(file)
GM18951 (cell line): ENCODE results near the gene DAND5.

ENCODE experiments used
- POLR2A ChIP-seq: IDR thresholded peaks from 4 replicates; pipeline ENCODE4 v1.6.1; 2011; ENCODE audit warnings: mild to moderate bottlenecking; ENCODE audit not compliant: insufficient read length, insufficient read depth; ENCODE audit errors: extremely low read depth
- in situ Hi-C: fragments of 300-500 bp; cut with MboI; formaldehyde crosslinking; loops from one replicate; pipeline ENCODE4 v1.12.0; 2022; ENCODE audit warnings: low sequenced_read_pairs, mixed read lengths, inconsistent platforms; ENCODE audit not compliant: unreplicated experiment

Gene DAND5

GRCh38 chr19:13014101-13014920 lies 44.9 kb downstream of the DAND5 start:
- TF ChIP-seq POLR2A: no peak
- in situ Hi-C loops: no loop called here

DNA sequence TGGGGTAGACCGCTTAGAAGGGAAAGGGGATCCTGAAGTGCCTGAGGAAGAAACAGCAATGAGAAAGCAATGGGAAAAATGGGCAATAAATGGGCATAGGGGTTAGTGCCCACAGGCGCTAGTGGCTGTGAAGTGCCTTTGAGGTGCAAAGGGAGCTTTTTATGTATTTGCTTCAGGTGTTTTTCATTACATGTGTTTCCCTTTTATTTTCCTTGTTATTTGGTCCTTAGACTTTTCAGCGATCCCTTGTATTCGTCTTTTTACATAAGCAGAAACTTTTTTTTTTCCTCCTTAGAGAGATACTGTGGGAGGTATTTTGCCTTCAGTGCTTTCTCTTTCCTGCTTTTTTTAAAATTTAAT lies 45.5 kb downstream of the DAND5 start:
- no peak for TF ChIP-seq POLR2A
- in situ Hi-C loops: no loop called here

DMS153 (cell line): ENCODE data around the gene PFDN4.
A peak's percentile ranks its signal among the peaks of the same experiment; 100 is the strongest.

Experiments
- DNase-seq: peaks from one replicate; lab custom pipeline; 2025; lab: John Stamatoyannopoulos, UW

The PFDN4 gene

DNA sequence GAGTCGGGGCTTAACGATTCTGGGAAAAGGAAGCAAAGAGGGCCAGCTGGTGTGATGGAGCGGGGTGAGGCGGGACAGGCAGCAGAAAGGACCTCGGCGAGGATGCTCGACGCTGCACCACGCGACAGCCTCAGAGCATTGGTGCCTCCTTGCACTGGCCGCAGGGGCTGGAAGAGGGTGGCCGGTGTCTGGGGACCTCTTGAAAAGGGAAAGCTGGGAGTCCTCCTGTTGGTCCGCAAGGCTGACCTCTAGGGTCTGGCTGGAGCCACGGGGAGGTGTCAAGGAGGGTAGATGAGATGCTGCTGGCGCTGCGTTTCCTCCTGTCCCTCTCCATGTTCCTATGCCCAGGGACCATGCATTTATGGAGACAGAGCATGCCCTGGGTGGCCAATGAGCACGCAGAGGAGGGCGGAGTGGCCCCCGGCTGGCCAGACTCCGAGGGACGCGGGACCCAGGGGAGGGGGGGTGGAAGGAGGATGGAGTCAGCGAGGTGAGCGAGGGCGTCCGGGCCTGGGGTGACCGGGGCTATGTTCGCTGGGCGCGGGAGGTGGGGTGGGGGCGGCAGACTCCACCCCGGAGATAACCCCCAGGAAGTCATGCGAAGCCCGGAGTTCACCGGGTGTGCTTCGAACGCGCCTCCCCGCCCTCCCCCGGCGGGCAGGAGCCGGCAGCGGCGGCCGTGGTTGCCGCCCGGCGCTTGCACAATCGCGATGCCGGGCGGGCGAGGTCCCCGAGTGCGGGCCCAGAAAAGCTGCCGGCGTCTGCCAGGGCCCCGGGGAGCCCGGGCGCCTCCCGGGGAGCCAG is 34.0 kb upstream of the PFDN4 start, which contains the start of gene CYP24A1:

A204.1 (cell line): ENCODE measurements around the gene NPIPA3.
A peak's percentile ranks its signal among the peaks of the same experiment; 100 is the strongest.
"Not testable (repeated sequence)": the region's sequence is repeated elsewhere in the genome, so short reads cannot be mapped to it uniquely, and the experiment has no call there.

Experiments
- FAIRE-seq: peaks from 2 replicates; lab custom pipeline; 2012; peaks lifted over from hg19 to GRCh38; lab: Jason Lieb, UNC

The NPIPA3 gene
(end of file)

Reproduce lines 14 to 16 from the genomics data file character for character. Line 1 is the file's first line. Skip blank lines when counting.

Experiments
- DNase-seq: peaks from one replicate; lab custom pipeline; 2025; lab: John Stamatoyannopoulos, UW

The PFDN4 gene